22nd August, 2016
Technology is fundamentally changing business models, how work is performed and managed, and the kind of skills needed in the workplace.
It’s also changing the expectations we have of business owners and managers—traditional leadership skills and models are no longer enough to foster market-leading innovation.
But what if you’re not technologically-savvy? What technical skills and knowledge of digital trends do you actually need, not only to survive digital disruption, but to make sure your team thrives?
A survey of Australian SMEs run by the Slade Group (no longer available online) revealed many businesses are struggling to recruit the digital talent they need.
Alarmingly, survey participants said 40 percent of senior managers in their business only had a moderate understanding of the importance of digital skill sets, with 20 percent having little understanding.
While having team members with specialist digital skills may be important, almost every career now requires digital literacy. The most successful companies integrate technology seamlessly into all facets of business.
Leaders that can’t or won’t embrace technology risk becoming obsolete, or may lose the ability to effectively guide, motivate, and evaluate employees with digital expertise.
In an article published on Chief Executive online, business consultant Ted Bililies noted that “a company can’t hit its full digital stride until its senior management embraces the transformation on a personal level”.
He suggests a range of approaches to transforming yourself into a digital expert, including being honest about your knowledge gaps and potentially using reverse-mentoring to learn from employees with specialist digital skills.
Leadership coach Peter Black from ALCHEMY Career Management, who specialises in helping people transform their careers, says self-awareness, self-directed learning, and a hunger to remain relevant are essential.
“The fundamental message is that it’s not going to be delivered on a plate to you,” says Peter. “Resilience, agility and managing complexity are part and parcel of your day-to-day job: you’re going to have to be adaptable.
“Leaders need to be across social media, cloud technologies, collaborative working, mobile apps and big data. You need to have the technical skills to go with the people skills, so you can understand how things work and how people are collaborating and communicating.”
Peter believes some leaders dismiss social media and online collaboration or productivity tools because they haven’t tried them, and would prefer to rely on skills of the past.
“They’re ignoring the trends happening in the workforce and consumer base, which means they’re potentially isolating themselves from a big part of their market,” he says. “There are fundamental changes happening in the way people are engaging with organisations.”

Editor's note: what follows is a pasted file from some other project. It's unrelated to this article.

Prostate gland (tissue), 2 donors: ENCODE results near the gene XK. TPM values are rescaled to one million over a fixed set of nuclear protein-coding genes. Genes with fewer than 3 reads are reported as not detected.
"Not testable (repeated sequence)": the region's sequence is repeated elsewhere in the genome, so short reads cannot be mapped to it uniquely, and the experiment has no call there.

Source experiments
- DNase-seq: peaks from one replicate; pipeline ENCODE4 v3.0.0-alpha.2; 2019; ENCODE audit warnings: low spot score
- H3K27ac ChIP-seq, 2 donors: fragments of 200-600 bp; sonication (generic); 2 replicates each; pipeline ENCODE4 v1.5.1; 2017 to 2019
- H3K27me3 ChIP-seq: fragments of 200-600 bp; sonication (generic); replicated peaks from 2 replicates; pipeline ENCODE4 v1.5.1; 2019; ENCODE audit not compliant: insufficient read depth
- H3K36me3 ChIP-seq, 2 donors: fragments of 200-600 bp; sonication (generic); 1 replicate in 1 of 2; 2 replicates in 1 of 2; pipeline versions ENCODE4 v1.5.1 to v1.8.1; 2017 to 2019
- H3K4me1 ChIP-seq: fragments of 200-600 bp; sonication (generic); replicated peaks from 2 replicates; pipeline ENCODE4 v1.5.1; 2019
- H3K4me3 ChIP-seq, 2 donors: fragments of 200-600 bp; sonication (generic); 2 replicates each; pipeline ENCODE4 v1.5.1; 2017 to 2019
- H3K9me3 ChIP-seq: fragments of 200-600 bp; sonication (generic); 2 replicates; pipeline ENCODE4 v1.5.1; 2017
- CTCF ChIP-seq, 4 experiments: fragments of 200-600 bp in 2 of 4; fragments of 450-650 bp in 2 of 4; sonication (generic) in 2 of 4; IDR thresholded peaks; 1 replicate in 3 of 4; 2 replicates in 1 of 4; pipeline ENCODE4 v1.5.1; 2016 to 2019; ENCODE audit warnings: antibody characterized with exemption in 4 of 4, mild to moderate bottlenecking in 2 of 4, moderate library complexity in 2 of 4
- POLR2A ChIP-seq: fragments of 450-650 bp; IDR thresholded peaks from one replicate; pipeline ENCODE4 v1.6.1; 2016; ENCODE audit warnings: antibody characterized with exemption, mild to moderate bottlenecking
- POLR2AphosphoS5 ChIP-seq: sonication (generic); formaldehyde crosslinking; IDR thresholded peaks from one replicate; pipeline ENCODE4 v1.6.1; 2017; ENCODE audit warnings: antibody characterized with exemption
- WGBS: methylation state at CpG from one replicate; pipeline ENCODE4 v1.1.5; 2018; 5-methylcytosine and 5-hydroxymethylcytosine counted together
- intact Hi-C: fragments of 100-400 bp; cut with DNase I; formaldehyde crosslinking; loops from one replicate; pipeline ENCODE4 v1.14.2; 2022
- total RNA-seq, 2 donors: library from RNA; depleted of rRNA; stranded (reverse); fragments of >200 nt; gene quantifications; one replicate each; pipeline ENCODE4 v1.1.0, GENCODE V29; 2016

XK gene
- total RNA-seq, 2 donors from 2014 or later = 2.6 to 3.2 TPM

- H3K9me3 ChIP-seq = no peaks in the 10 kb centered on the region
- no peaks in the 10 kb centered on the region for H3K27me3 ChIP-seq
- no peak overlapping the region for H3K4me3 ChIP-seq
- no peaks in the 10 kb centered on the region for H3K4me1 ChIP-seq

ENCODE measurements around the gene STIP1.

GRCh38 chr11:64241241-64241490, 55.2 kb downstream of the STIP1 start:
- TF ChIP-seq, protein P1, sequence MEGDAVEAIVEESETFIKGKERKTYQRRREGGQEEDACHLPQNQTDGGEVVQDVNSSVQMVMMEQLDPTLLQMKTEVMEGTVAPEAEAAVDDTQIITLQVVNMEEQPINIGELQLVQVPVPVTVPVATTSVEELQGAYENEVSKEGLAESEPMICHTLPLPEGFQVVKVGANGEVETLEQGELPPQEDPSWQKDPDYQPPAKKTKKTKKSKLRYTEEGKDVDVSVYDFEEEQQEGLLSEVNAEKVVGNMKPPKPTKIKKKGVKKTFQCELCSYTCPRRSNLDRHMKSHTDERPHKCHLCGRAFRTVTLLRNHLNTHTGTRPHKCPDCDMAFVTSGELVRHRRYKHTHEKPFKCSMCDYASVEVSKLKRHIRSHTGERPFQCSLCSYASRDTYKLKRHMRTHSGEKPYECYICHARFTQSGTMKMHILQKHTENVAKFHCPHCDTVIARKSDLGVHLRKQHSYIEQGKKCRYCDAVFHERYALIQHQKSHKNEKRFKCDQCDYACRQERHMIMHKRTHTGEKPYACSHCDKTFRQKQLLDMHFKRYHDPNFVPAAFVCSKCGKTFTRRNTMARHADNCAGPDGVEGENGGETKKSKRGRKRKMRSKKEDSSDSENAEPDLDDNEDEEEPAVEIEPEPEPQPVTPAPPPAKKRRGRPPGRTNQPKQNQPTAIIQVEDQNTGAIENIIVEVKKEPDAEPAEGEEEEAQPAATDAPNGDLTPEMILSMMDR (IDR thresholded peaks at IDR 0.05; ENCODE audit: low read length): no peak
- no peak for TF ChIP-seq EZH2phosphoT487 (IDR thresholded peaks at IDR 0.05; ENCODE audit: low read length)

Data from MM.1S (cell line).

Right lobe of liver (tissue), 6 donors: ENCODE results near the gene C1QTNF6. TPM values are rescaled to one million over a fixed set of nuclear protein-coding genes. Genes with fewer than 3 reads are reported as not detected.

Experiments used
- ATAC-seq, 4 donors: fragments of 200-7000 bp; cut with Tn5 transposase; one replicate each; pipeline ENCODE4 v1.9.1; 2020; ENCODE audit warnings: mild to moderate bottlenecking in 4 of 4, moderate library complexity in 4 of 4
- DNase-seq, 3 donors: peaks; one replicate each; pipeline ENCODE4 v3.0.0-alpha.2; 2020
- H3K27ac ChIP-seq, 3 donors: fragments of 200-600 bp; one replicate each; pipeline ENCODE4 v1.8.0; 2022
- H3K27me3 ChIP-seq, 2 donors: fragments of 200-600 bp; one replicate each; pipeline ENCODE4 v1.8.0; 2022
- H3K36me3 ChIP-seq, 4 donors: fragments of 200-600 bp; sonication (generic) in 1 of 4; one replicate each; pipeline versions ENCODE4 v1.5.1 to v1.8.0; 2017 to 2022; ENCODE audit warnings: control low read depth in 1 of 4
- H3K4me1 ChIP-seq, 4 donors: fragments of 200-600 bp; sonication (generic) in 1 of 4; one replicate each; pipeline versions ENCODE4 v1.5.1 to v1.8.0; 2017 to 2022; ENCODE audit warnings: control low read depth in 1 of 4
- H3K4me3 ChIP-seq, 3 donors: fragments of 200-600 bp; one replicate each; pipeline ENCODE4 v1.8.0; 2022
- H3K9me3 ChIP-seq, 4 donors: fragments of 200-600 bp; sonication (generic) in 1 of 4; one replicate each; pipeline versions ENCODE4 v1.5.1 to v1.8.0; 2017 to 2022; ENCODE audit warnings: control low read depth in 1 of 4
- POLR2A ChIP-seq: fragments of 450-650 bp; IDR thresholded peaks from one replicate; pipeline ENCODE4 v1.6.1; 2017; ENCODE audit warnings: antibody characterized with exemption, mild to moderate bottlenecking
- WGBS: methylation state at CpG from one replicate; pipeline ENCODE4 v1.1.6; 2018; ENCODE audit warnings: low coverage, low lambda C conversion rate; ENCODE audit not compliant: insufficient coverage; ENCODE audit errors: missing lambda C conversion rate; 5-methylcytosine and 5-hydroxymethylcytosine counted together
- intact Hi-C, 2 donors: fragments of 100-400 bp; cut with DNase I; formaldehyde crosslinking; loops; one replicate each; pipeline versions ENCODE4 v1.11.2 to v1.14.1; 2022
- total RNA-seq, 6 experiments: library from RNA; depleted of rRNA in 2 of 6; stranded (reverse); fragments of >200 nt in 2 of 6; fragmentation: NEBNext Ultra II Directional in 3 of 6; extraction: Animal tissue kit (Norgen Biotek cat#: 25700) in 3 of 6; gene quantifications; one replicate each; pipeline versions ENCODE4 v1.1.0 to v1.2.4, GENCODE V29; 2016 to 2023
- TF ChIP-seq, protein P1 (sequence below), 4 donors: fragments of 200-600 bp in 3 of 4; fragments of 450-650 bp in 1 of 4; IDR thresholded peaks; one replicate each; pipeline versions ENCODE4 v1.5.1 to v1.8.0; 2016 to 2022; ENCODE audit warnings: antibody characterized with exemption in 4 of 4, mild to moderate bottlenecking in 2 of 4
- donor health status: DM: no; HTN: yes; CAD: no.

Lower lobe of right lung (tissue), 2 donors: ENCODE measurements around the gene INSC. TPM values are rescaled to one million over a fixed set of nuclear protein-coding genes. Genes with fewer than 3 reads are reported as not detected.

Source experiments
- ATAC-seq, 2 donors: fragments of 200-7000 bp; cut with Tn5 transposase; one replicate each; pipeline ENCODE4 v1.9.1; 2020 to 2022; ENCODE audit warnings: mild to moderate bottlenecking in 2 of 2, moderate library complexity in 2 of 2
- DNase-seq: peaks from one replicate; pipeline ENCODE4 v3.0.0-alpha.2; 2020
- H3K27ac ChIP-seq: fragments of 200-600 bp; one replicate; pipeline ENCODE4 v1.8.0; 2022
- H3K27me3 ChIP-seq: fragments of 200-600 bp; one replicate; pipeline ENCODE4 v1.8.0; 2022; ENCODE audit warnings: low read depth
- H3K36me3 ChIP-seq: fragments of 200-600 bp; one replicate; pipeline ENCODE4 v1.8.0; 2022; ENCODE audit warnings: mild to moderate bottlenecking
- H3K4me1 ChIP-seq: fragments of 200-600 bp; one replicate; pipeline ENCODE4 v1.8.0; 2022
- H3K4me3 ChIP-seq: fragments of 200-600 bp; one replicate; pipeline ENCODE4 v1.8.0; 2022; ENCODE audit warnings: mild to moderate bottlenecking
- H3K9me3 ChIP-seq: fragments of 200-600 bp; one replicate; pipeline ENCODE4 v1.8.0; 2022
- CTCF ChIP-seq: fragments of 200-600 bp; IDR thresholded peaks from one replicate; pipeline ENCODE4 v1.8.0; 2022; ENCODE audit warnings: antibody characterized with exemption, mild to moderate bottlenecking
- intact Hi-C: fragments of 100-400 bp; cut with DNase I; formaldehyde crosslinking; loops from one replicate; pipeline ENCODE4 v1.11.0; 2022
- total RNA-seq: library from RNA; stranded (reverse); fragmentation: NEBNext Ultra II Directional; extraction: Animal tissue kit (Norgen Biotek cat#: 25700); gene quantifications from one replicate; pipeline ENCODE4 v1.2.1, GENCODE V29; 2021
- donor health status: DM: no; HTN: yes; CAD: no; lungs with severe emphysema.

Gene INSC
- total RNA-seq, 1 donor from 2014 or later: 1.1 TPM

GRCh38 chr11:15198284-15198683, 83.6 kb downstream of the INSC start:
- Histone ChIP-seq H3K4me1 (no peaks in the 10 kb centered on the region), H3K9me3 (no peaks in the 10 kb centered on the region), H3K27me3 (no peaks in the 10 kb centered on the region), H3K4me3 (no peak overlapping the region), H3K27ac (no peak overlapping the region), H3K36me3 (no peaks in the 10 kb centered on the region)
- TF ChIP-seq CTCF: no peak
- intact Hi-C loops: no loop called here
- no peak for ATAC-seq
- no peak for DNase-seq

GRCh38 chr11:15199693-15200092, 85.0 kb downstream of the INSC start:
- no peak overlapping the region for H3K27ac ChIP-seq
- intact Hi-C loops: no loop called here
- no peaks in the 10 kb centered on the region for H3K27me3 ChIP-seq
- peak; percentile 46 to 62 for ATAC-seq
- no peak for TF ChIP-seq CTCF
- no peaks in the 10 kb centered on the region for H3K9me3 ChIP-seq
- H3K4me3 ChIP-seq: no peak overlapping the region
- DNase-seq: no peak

Peter’s insight is based on personal experience: he cultivated a deep knowledge of technology and established a social media presence to reinvent himself as a consultant after he was made redundant in 2005.
“A lot of people want to hang their hat on their experience without realising that their skills have become redundant. You need to ask how you can differentiate yourself by having technical and digital skills.”
Regional Director at GE Oil & Gas, Mary Hackett, said she was “blissfully unaware of my obligation to lead digital” when she took on the role.
While she’s an experienced engineer in the oil and gas industry, and has been awarded for her approach to business strategy and improving gender balance, Hackett admits that technology was not her “gig”.
When she became aware of how rapidly technology was changing the work of GE, Hackett made it her business to become digitally competent and embrace digital tools to manage and develop her large team.
“I’ve paid a lot of attention to using up-to-date approaches such as webinars, digital training and online collaboration tools.”
She says it’s important that your management style aligns with the tools, and that you don’t resist chances for open discussion and learning from employees—the power of physical presence remains essential.
“The tools make it easier for people across the organisation to challenge ideas. I’ve never had a digital information session that isn’t filled with questions – the organisation is hungry to learn and apply new ways.”
Digital fluency and the ability to continually innovate could make or break your business. The people in the driver’s seat need a strong grasp of disruptive technologies and how they can be leveraged.
In a business landscape where technology drives growth, your curiosity, competence and sustained effort to understand and apply technology will set you apart as a leader.